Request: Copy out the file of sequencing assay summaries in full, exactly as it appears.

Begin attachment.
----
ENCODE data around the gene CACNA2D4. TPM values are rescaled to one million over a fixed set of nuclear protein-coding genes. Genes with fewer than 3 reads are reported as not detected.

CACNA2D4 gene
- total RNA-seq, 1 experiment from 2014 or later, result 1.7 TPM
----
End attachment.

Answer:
ENCODE data around the gene CACNA2D4. TPM values are rescaled to one million over a fixed set of nuclear protein-coding genes. Genes with fewer than 3 reads are reported as not detected.

CACNA2D4 gene
- total RNA-seq, 1 experiment from 2014 or later, result 1.7 TPM